Not only the growing number of product developments, but also a still somewhat quiet but nevertheless noticeable reflection in politics is leading the topic of fuel cells and hydrogen as an energy carrier more and more from the absolute fringe at least a little more towards the focus of renewable energies. There are many good reasons for this. Simulation technologies such as FEM and CFD not only support these, but even accelerate development.
Energy and power density are development drivers. All progress to date has always led in the direction of higher energy and power densities - as from the wind turbine to the steam engine. Ultimately, one wants to generate more power in less space or achieve longer power availability with the same input.
In the case of e-mobility, it is of course also a question of environmental aspects. However, energy density is and remains an essential aspect. For example, 40 MJ of energy can be stored in 1 kg of diesel, an enormous 120 MJ in 1 kg of hydrogen, but only 0.5 JM in 1 kg of Li-ion battery. From the aspect of energy density, the decision would be clear. However, building a vehicle with a fuel cell is far more complex than the know-how required for e-vehicles. On the other hand, it would be more powerful and more compact. Merkle & Partner, engineering office for simulation technologies, has been working closely for years, not only with the German automotive industry, on developments for fuel cell technologies.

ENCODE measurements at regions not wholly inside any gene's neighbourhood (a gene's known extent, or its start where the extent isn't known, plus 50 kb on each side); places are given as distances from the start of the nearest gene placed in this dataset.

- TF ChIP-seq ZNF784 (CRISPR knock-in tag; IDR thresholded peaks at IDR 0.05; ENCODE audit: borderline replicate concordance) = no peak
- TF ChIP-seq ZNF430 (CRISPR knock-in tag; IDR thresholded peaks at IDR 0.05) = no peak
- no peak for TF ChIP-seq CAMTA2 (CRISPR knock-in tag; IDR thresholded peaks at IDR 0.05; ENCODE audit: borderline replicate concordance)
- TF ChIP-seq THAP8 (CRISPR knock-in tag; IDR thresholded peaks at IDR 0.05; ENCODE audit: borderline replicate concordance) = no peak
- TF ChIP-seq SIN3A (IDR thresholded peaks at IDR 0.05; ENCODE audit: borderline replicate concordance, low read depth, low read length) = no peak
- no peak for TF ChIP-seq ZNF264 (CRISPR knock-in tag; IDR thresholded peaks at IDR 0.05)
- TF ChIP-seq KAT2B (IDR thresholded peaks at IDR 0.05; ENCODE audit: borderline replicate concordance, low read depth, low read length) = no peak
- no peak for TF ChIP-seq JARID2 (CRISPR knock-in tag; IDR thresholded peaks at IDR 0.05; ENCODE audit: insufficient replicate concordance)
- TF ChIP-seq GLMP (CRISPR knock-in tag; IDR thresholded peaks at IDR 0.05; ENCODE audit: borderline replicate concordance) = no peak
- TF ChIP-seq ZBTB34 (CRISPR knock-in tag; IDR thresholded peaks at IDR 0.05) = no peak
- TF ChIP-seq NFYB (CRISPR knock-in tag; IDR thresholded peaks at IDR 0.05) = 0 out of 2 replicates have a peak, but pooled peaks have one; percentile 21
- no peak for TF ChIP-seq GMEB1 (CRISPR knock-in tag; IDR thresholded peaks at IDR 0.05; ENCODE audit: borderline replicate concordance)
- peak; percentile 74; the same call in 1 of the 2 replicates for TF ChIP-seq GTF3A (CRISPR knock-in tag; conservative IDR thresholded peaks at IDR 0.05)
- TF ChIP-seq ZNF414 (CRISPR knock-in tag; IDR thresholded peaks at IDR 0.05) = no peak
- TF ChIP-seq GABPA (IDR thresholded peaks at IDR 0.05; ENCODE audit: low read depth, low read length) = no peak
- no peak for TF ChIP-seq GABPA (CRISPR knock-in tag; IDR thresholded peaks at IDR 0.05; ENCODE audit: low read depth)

The history of this already goes back 16 years. From the development of fuel cell stacks to the behaviour of seals, foils, hoses or the use of different materials, FEM and CFD simulations offer valuable insights. Interrelationships become clearer, technical possibilities become visible and development phases and cycles can be shortened enormously because the learning curves via digital twins and digital models are very short.
"The technological challenges to be solved in the development of fuel cell vehicles are higher than those for an electric vehicle. Which, on the other hand, means that copying the technologies would also be more difficult and the market entry barrier is higher. In my opinion, Germany is absolutely predestined for the development of such high technologies. And these are also being developed," says Dipl.-Ing. (TU) Stefan Merkle, Managing Director of Merkle & Partner GbR. "As an engineer, I'm always happy to be involved, because I see a truly sustainable and future-proof renewable energy in this field."